Project # 6 Group members:

Amirpasha Ghabussi

Kumar, Dhruv

Sahu, Gaurav

Khan, Kashif

Title: Bi-Directional Attention Flow for Question Answering

Description: Question answering is a computer science discipline within the fields of information retrieval and natural language processing, which is concerned with building systems that automatically answer questions posed by humans in a natural language.

We will try to improve the accuracy of the models that have shown promising results in most of the highly active datasets such as SQuAD or MS-Marco.

References

[1] Bi-Directional Attention Flow For Machine Comprehension - https://arxiv.org/abs/1611.01603

[2] QANet : Combining Local Convolution With Global Self - Attention For Reading Comprehension - https://arxiv.org/abs/1804.09541


Project # 7 Group members:

Minhas Manpreet Singh

Budnarain Neil

Ameli Soroush

Rezapour Zahra

Title: SELECT VIA PROXY: EFFICIENT DATA SELECTION FOR TRAINING DEEP NETWORKS

Description: We shall be participating in the ICLR Reproducibility Challenge 2019. Abstract: At internet scale, applications collect a tremendous amount of data by logging user events, analyzing text, and collecting images. This data powers a variety of machine learning models for tasks such as image classification, language modeling, content recommendation, and advertising. However, training large models over all available data can be computationally expensive, creating a bottleneck in the development of new machine learning models. In this work, we develop a novel approach to efficiently select a subset of training data to achieve faster training with no loss in model predictive performance. In our approach, we first train a small proxy model quickly, which we then use to estimate the utility of individual training data points, and then select the most informative ones for training the large target model. Extensive experiments show that our approach leads to a 1.6× and 1.8× speed-up on CIFAR10 and SVHN by selecting 60% and 50% subsets of the data, while maintaining the predictive performance of the model trained on the entire dataset. Further, our method is robust to design choices.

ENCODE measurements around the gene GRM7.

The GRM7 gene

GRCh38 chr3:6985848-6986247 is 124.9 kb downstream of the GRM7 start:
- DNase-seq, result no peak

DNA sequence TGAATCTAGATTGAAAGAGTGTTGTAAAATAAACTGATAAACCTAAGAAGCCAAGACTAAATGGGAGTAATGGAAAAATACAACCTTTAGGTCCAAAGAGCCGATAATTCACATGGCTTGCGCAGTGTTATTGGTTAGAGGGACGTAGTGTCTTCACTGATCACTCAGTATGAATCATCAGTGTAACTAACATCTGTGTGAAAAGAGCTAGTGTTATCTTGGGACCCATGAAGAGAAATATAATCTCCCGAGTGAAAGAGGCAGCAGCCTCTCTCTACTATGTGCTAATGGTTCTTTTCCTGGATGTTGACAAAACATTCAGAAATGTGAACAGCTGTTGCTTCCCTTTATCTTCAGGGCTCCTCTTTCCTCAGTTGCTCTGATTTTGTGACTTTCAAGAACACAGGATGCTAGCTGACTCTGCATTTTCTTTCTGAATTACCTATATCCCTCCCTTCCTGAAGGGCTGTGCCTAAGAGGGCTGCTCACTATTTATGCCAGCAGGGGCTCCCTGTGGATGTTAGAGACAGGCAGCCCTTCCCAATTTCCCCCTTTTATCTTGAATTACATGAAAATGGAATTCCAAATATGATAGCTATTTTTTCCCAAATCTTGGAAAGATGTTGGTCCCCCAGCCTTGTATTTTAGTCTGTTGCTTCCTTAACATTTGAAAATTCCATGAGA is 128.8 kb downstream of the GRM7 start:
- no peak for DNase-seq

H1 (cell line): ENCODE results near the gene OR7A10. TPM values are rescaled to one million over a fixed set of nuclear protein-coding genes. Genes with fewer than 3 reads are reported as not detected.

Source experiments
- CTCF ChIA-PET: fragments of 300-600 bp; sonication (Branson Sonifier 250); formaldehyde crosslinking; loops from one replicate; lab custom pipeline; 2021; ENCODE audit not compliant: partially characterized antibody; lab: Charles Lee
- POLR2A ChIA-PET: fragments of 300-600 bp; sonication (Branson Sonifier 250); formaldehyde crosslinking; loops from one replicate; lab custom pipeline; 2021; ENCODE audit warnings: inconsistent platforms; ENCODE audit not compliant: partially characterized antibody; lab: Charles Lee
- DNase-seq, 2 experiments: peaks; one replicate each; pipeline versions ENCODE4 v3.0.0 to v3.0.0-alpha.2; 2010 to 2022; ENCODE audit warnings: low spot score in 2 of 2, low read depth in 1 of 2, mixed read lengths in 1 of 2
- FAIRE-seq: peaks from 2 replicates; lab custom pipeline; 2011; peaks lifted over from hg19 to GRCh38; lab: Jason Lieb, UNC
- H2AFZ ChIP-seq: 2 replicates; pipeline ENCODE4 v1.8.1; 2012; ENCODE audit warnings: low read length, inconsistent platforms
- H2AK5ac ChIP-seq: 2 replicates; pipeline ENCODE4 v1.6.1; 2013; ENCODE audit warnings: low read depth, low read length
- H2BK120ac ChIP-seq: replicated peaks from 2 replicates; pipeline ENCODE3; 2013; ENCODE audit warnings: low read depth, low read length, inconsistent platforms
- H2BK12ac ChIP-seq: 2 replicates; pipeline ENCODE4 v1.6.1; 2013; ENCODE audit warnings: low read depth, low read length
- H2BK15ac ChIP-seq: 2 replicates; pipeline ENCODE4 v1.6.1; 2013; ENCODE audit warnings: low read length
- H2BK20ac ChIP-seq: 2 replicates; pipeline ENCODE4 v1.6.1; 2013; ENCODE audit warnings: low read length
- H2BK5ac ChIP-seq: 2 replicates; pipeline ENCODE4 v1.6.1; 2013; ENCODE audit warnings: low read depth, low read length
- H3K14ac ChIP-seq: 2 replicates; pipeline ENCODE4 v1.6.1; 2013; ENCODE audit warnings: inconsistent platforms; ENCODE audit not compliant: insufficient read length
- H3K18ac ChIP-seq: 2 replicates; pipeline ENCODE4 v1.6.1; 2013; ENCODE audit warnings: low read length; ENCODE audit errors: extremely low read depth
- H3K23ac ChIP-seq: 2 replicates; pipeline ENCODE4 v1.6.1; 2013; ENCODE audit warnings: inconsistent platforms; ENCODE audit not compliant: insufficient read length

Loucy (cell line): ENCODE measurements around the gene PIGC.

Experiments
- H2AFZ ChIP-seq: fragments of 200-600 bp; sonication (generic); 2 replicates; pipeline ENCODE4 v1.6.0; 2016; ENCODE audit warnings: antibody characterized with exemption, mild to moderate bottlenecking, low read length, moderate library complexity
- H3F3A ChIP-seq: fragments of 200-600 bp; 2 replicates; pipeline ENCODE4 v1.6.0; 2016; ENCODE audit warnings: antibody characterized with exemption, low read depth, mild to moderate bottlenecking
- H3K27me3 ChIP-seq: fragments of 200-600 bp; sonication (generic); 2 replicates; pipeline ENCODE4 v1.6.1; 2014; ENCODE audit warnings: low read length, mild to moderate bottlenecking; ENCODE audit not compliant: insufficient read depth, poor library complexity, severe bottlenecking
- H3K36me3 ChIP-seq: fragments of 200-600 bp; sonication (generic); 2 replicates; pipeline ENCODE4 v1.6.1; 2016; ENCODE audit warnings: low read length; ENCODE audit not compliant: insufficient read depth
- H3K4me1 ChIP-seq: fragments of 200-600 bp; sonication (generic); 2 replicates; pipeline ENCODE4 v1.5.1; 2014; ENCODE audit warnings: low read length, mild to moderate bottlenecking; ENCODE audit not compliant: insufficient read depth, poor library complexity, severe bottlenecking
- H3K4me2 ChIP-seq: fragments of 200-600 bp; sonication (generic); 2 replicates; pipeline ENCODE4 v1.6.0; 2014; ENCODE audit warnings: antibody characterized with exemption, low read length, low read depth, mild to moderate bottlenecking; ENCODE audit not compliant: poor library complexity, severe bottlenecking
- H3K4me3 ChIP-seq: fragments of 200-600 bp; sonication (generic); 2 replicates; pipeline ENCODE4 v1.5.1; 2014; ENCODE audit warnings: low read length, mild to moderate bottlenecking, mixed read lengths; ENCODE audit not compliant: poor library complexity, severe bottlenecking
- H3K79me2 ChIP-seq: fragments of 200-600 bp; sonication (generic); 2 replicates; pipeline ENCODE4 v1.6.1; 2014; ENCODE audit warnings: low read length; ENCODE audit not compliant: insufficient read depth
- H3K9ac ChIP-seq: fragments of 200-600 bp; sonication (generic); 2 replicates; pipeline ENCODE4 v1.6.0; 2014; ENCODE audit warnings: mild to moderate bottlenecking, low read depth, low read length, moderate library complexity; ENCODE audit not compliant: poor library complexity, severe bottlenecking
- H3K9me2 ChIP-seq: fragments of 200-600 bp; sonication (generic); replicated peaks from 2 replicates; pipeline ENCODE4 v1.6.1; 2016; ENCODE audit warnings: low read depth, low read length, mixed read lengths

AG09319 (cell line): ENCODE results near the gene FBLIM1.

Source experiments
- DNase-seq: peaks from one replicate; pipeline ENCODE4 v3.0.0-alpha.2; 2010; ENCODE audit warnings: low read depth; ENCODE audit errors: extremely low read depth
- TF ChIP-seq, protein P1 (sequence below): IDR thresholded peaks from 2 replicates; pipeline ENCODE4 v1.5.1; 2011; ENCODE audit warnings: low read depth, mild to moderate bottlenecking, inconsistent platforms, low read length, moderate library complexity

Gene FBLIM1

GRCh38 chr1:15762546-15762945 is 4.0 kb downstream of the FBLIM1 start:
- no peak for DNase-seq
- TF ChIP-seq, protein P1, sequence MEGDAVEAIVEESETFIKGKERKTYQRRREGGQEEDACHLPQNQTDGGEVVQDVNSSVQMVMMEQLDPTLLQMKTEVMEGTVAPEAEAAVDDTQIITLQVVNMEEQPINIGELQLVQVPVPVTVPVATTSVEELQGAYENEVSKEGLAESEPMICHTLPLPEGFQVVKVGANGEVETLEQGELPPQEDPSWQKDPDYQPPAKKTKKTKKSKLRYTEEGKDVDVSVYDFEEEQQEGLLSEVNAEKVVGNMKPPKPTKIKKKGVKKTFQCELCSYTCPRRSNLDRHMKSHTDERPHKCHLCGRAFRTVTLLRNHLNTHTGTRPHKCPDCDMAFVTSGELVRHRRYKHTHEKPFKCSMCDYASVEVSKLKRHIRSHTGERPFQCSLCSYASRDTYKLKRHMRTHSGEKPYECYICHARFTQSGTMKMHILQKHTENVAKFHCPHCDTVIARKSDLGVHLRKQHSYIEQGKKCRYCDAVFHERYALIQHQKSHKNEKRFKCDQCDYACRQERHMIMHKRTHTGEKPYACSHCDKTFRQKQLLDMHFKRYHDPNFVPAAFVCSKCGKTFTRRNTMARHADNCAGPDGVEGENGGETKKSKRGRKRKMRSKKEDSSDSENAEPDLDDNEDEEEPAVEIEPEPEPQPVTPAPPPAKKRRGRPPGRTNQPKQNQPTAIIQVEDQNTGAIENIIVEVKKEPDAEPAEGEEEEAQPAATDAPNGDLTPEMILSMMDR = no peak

Project # 8 Group members:

Bhatt, Neel

Chen, Henry

Moosa, Johra Muhammad

Title: Fast and Robust Pedestrian Detection: The Successor Of Fused-DNN+Semantic Segmentation

Description: Object Detection in computer vision and image processing deals with identifying semantic objects such as buildings, cars, or humans in digital images and videos. Particularly, pedestrian detection has attracted much research interest in recent years due to its significance in robotics and autonomous driving applications. Consequently, the accuracy of pedestrian detection algorithms has improved significantly, and much of this progress seems to be driven by breakthroughs in Deep Neural Networks (DNNs) and the availability of open source pedestrian datasets. The current state-of-art model being the Fused-DNN+Semantic Segmentation mask, which achieves the lowest log-average miss rate (L-AMR) of 8.2, on the CALTECH pedestrian dataset [1]. While these advancements are impressive, many improvements can be made. For example, existing deep pedestrian detection models tend to rely on hand-crafted features and are generally hard to train. In addition, they seem to perform poorly when image quality is reduced or background interference is high. For this reason, we are proposing to survey deeper into the state-of-art pedestrian detection algorithms and ultimately propose an improved DNN model to address some of the limitations.

Reference:

[1] Du, Xianzhi, et al. "Fused DNN: A deep neural network fusion approach to fast and robust pedestrian detection." Applications of Computer Vision (WACV), 2017 IEEE Winter Conference on. IEEE, 2017.


Project # 9 Group members:

Sigeng Chen

Title: Humpback Whale Identification


Description: It is an active Kaggle Challenge https://www.kaggle.com/c/humpback-whale-identification/submit